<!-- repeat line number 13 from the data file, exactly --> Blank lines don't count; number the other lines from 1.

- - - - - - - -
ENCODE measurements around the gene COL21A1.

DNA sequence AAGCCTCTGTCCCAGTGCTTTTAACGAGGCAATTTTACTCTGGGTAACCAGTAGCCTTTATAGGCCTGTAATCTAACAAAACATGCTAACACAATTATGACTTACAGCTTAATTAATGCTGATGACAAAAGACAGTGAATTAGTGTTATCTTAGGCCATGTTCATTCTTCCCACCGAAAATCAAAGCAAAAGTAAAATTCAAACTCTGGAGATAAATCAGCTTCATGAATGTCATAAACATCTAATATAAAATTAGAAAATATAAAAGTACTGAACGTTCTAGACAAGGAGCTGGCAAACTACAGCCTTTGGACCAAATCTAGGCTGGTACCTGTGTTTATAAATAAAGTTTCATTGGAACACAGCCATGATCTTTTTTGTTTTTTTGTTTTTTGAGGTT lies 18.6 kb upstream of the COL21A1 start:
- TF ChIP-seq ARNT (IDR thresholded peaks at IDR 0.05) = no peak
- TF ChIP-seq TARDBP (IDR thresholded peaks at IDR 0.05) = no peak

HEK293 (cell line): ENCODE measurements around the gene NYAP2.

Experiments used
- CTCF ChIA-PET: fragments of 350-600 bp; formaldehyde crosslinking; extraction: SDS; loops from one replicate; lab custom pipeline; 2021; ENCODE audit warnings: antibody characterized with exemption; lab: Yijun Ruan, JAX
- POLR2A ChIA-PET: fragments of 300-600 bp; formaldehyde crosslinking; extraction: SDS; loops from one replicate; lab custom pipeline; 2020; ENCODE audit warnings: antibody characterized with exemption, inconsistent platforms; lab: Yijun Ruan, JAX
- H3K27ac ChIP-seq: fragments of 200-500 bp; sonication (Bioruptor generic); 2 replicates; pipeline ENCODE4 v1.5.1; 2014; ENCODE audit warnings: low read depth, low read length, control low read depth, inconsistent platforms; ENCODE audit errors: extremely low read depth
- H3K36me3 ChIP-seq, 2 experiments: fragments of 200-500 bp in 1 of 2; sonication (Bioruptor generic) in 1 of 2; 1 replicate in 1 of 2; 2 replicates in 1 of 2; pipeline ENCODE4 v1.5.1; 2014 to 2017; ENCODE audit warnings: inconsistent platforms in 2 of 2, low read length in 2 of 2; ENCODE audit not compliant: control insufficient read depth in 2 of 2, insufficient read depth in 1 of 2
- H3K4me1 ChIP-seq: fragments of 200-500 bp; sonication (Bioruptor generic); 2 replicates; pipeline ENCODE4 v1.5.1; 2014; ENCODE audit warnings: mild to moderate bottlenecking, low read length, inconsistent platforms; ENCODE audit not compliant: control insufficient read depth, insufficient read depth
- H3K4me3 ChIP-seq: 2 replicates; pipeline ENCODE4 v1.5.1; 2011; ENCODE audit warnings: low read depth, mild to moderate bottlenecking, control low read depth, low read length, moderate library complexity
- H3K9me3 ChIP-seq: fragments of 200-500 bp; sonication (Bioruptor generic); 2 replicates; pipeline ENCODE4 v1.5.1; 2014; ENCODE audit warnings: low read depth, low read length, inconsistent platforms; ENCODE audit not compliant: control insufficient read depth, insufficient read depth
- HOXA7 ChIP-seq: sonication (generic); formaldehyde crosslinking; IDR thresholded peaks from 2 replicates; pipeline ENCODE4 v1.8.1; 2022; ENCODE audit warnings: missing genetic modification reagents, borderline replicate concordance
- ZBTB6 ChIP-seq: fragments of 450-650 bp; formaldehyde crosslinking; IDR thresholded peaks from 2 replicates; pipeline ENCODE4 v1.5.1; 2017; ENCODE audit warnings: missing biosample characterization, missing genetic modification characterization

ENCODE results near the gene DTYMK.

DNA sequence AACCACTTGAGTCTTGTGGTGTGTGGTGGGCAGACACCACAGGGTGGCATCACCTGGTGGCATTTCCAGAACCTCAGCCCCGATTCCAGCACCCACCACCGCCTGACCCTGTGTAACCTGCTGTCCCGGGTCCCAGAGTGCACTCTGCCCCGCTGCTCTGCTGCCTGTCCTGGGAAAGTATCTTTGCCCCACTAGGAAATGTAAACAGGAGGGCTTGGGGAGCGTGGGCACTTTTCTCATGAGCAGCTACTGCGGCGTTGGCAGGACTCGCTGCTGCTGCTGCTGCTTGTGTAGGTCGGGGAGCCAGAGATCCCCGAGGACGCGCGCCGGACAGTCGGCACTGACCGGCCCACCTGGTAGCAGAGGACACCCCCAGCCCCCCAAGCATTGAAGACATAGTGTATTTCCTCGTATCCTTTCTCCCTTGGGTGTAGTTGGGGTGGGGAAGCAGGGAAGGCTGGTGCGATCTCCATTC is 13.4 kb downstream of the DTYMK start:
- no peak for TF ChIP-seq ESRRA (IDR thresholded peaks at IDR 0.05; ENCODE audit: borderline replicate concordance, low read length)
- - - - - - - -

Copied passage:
- H3K9me3 ChIP-seq: fragments of 200-500 bp; sonication (Bioruptor generic); 2 replicates; pipeline ENCODE4 v1.5.1; 2014; ENCODE audit warnings: low read depth, low read length, inconsistent platforms; ENCODE audit not compliant: control insufficient read depth, insufficient read depth